A Johns Hopkins geneticist has discovered a critical link between the health of stem cells and the length of the chromosome ends within them.
Chromosome ends, or telomeres, are repetitive stretches of DNA that protect chromosomes in much the same way as plastic shoelace tips prevent the fabric from fraying. Each time a cell divides, its chromosome ends get a little shorter, and, eventually, the cell can no longer divide because its critical genetic information is exposed.
In stem cells, however, a protein called telomerase normally maintains the telomeres’ length, allowing the cells to divide indefinitely.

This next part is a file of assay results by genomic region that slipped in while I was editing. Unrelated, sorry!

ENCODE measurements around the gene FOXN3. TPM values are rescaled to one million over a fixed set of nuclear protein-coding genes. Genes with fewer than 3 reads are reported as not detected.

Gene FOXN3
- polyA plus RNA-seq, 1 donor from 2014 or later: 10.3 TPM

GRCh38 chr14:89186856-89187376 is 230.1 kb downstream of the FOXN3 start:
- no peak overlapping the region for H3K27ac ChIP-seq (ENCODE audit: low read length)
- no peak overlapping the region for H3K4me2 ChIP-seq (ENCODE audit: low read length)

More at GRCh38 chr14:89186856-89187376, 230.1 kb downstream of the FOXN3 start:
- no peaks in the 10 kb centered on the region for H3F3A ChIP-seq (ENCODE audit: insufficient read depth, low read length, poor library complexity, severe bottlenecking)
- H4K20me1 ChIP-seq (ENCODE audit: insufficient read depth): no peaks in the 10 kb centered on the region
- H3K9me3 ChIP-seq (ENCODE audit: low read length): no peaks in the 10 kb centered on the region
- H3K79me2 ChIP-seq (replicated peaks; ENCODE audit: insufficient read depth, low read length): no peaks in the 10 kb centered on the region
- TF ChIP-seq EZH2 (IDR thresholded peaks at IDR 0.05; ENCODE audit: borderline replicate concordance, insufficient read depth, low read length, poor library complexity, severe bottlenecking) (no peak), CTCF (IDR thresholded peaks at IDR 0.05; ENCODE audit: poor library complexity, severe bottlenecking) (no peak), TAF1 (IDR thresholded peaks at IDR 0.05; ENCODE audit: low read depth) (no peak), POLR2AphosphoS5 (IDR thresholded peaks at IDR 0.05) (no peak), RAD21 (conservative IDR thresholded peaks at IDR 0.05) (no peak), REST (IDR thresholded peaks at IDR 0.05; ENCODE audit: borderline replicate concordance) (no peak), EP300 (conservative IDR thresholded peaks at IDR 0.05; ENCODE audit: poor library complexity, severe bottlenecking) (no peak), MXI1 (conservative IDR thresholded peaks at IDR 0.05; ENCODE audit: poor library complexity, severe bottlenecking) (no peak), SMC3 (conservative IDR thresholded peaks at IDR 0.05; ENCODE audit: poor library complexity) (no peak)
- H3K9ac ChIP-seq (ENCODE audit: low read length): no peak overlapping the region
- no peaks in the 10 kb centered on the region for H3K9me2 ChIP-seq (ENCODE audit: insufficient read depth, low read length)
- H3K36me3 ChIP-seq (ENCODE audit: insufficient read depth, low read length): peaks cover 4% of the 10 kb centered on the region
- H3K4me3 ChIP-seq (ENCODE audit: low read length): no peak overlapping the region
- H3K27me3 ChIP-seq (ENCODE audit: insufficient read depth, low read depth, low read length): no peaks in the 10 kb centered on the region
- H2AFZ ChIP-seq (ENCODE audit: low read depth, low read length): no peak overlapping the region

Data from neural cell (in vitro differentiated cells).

Now, the Hopkins researchers report mice engineered to have just half the normal amount of telomerase can’t maintain their stem cells’ chromosome ends, proving a little telomerase isn’t enough.
In addition, offspring of such mice bred to have normal levels of telomerase still exhibited early loss of stem cells.
These offspring have what we have called ‘occult’ genetic disease — their genetic make-up is perfectly normal, but they still have the physical problems of their parents, said Carol Greider, professor of molecular biology and genetics. This phenomenon could complicate the hunt for disease genes.